There is a need for the Dress Code to be enforced now that the university has almost become a scene of obscenity. “If you see the way some students, especially female students dress on campus, you won’t believe that we are in a university environment. “There must be radical change to differentiate between a university environment and a hotel. If the university is to award its certificates and degrees to students found worthy in learning and character based on its mandate, there must be a serious and deliberate enforcement of the code. “In fact, your attraction should not be a distraction to others on campus, either her or his fellow students or lecturers/workers. “Today, we are faced with problems of sexual harassment, abuse, or sex-formark on campuses for which many lecturers are at the receiving end. The students should also be cautioned on how they dress properly in lecture rooms, libraries and other areas on campus in order not to harass the lecturers sexually. “If you see the kind of dresses most of the students are wearing on campus, you will wonder if we are really/truly in a university environment or a hotel, picnic or beach. It is so disgusting that such a mode of dressing should not be acceptable on campuses.” Also, at the University of Africa, Toru Orua in Bayelsa State, apart from the general Dress Code, the management also introduced specific dress code at departmental level. For instance, Political Science students are mandated under the code to wear an Oxblood Polo Shirt with the inscription Political Science written on it with black jeans. According to a student, Destiny Onyibe, an undergraduate of MicroBiology Department of the university, Microbiology students are compelled to dress corporate in white long sleeves, black trousers and black shoes or canvas to lectures and presentations. He also added that students in the Accounting Department wear sky blue the penalty for flouting the code is to disallow such students from entering the classrooms. Meanwhile, at Niger Delta University in Amassoma, Wilberforce Island of Bayelsa State, a female student, said that the dress code for students of Pharmacy Department is Ash/Grey colour and White dresses, while other Medical students including Nursing, Medicine and Surgery wear navy blue colour dress. While explaining that dress code is not officially enforced in full by the university management, she noted thatthepenaltyforthosethatrefused to comply with the departmental modes of dressing are not allowed into the lecture halls. Like LASU, the management of Ahmadu Bello University (ABU), Zaria, Kaduna State, recently insisted on full enforcement of the Dress Code introduced in 2019. While introducing the code, the management said: “This is to inform all staff, students and visitors that the management of Ahmadu Bello University (ABU) has warned that the following modes of dressing will no longer be tolerated on the university campuses.” It, therefore, outlawed wearing of short and skimpy dresses such as body hug, show me your chest, spaghetti wears, and dresses exposing sensitive parts of the body, tight shorts and skirts that are above the knees (except for sporting purposes), tattered and jeans with holes. Others include transparent and see-through dresses, tight fittings such as jeans, skirts, hip stars, patra, lactra, among others that reveals the body curves; as well as under-wear clothing like singlet worn publicly. Besides, the students should not appear in unkempt appearance, such as wearing bushy hair and beards especially for male students, as well as wearing dresses that make it impossible to wear laboratory coats during practicals, or to participate actively in practicals. The management of the University of Abuja (UNIABUJA), which frowned at indecent dressing by students on campus, was said to have long ago come up with a Dress Code for students. Part of the dress code that expects female students especially to be properly dressed to cover and not expose sensitive parts of their bodies such as breasts, armpit or thighs, are wearing of sleeveless shirts, blouses or gowns as well as dresses above the knee, while ripped trousers, tattered jeans are not allowed for both male and female students, even as students with rough appearances such as wearing torn or ripped dresses are not allowed on campus. According to the university, the major reason for the dress code is to stem indecent dressing, which many have claimed is one of the key factors responsible for sexual abuse, sexual assault or harassment that have allegedly become a worrisome trend on Nigerian campuses. For effective monitoring of students’ appearance on campus, all students in shuttle buses and on motorcycles are mandated to alight at the university gate and walk through the small gate in order for the security operatives assess their appearance and dressing if conformed to the dressing rules and regulations, while any student that breached the code or seen to appear improperly dressed are sent back by the security men. Also, at The Polytechnic, Ibadan, investigations revealed that the institution under the “Indecent Dressing/Posture: Notice to New and Returning Students,” outlined various dress codes and the sanctions available to each, ranging from suspension for one semester or two. Under the Code, the polytechnic management outlawed multicoloured braid for female students, coloured hair styles, hair braiding for male (carries tow semester suspension), dreadlocks, spangled hair style for male, earing for female, unconventional wearing of fez cap or face cap, tattered jeans, micro/miniskirts, crop tops/jump tops, off shoulder clothes, backless clothes, transparent wears, bum shorts, nose/mouth/eye extra rings, sagging and tattoo, among others. In the notice to new and returning students, the management said: “Certificates of the Polytechnic, Ibadan, are awarded to students found worthy in both academic pursuits and good character. “Students are required to abide by the institution’s standard and code of conduct of which indecent dressing/posture is one. “The management, on behalf of the Governing Council, has approved for implementation the under-listed sanctions for the following categories of indecent dressing/posture on campus.”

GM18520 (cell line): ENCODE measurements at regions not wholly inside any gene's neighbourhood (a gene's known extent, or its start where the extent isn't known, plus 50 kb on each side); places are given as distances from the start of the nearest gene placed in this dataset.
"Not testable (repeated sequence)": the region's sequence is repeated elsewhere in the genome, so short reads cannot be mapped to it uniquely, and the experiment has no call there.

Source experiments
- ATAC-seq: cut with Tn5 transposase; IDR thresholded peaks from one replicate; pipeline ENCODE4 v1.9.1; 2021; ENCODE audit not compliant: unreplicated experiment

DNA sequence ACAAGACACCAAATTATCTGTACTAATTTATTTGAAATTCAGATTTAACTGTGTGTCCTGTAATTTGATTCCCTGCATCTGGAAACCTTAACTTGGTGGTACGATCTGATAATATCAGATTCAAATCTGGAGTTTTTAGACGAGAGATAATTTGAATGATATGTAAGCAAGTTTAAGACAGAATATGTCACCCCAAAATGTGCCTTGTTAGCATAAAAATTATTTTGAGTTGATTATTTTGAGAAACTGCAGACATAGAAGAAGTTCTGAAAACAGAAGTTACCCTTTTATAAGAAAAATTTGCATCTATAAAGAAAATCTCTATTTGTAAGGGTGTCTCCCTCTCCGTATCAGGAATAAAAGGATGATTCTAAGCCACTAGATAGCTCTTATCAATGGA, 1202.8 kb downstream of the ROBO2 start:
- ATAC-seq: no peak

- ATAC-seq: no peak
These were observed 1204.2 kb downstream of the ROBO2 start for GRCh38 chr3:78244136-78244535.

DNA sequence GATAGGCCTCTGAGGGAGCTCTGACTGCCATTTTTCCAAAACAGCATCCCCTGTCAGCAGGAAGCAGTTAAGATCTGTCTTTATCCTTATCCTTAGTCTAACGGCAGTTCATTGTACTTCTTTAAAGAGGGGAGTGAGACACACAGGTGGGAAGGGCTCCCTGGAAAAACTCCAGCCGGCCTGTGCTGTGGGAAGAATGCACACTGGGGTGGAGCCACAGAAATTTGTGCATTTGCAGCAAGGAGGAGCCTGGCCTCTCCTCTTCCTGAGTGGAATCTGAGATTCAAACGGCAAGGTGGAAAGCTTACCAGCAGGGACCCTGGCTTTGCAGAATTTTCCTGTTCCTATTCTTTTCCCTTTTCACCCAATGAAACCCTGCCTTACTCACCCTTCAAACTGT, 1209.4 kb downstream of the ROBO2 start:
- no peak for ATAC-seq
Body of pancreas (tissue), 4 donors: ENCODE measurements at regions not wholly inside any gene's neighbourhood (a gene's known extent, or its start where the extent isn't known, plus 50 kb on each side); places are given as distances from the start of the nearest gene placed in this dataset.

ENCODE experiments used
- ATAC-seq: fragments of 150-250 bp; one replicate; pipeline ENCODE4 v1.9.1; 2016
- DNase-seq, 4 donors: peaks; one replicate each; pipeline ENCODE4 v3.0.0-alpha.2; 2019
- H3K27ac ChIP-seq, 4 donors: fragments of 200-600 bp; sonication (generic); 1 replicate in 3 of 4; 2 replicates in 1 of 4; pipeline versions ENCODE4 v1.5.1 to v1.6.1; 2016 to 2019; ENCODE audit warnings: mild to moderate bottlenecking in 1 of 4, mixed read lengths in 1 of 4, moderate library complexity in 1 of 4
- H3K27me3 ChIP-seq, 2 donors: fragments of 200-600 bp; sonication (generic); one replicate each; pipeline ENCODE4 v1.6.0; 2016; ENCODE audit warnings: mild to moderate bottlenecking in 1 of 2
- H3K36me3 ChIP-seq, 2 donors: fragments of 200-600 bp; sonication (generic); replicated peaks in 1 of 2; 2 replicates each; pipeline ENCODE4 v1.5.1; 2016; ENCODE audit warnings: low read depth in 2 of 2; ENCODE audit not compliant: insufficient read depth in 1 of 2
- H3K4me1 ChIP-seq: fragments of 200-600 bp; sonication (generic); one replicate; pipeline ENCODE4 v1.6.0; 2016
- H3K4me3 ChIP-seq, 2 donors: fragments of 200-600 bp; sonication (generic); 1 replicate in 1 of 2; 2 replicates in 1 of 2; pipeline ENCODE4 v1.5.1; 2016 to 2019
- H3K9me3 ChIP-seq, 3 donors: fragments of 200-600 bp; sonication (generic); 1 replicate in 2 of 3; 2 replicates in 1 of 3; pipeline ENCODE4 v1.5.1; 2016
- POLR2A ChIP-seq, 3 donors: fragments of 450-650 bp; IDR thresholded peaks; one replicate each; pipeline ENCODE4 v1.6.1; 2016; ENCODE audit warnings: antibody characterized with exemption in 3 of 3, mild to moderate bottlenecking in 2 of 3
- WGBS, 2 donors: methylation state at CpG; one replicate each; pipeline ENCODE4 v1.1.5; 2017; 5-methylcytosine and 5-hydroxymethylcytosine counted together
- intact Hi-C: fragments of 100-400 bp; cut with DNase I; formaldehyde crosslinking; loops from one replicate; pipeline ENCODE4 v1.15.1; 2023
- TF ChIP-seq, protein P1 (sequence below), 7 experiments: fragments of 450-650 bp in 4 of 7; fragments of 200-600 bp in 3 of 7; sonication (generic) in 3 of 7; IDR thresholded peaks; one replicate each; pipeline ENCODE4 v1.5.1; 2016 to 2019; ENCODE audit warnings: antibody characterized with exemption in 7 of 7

Stakeholders’ reaction